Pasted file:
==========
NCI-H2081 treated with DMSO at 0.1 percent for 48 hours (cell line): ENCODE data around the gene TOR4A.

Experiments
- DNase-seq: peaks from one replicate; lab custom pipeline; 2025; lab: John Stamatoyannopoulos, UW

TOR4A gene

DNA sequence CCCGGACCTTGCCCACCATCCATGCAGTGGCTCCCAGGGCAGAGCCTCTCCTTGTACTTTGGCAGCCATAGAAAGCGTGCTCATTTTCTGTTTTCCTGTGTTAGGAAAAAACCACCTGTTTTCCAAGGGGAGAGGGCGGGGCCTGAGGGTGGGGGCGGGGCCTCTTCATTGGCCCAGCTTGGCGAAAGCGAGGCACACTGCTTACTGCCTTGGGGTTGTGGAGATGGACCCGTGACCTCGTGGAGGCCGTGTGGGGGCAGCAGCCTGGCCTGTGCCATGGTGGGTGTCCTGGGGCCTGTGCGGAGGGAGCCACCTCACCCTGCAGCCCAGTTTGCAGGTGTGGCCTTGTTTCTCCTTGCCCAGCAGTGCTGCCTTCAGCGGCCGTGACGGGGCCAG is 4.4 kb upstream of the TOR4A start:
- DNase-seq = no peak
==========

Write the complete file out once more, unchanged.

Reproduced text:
NCI-H2081 treated with DMSO at 0.1 percent for 48 hours (cell line): ENCODE data around the gene TOR4A.

Experiments
- DNase-seq: peaks from one replicate; lab custom pipeline; 2025; lab: John Stamatoyannopoulos, UW

TOR4A gene

DNA sequence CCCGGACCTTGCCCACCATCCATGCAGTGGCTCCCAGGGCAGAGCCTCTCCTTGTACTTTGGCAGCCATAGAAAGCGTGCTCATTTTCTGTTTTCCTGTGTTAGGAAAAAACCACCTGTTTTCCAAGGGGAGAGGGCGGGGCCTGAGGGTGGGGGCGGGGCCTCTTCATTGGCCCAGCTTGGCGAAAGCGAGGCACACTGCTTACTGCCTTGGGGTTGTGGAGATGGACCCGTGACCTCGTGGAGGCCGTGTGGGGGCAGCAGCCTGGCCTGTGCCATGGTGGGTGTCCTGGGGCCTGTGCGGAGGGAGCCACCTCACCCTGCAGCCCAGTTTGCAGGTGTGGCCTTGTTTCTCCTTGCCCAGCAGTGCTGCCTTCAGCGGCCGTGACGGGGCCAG is 4.4 kb upstream of the TOR4A start:
- DNase-seq = no peak